Identifying 'Rogue' States and Testing their Interstate Conflict Behavior

Mary Caprioli, Peter F. Trumbore

Research output: Contribution to journalArticlepeer-review

45 Scopus citations


We explore and define the concept of a 'rogue' state based on a state's domestic patterns of behavior. We combine measures of domestic gender equality, ethnic discrimination and state repression to identify characteristics of rogue states. Once we have identified rogue states, we perform logistic regression to predict whether rogue states are more likely to be the aggressors during international disputes - whether they are more likely to use force first during interstate conflict, controlling for other possible causes of state use of force. This research adds to a growing body of scholarship in International Relations regarding the behavior of states involved in conflict, which demonstrates that states with higher levels of inequality, repression and violence exhibit higher levels of violence during international disputes and during international crises. This argument is most fully developed within feminist scholarship; however, research in the field of ethnopolitical conflict has also highlighted the negative impact of domestic discrimination and violence on state behavior at the international level.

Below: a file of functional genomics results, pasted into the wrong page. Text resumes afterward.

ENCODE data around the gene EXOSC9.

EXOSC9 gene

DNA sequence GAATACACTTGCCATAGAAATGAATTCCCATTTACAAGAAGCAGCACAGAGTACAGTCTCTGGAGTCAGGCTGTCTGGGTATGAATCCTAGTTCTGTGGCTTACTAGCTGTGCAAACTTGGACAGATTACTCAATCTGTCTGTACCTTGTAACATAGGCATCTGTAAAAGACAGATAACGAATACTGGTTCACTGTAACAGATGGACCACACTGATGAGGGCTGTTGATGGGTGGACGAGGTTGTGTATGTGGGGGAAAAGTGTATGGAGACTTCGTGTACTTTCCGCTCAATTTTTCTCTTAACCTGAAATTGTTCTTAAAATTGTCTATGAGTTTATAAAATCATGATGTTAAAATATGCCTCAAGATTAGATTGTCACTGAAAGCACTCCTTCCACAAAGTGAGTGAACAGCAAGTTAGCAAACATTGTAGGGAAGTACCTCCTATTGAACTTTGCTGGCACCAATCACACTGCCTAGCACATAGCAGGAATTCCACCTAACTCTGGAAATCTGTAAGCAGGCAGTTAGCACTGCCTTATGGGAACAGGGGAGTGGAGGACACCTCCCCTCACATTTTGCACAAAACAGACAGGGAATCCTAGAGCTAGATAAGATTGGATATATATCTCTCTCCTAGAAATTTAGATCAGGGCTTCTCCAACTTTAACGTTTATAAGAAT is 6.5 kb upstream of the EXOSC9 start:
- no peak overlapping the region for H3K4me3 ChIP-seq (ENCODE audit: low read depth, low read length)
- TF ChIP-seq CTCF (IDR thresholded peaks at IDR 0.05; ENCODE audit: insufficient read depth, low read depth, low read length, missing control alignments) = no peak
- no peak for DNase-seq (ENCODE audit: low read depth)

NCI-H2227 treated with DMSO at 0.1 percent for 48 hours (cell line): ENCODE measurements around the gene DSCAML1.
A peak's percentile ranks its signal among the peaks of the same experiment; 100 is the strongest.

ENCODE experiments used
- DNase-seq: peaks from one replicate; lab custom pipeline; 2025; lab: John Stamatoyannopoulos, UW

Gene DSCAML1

Original languageEnglish (US)
Pages (from-to)377-406
Number of pages30
JournalEuropean Journal of International Relations
Issue number3
StatePublished - Sep 2003

Bibliographical note

Copyright 2008 Elsevier B.V., All rights reserved.


  • Discrimination
  • Inequality
  • International conflict
  • Repression
  • Rogue states


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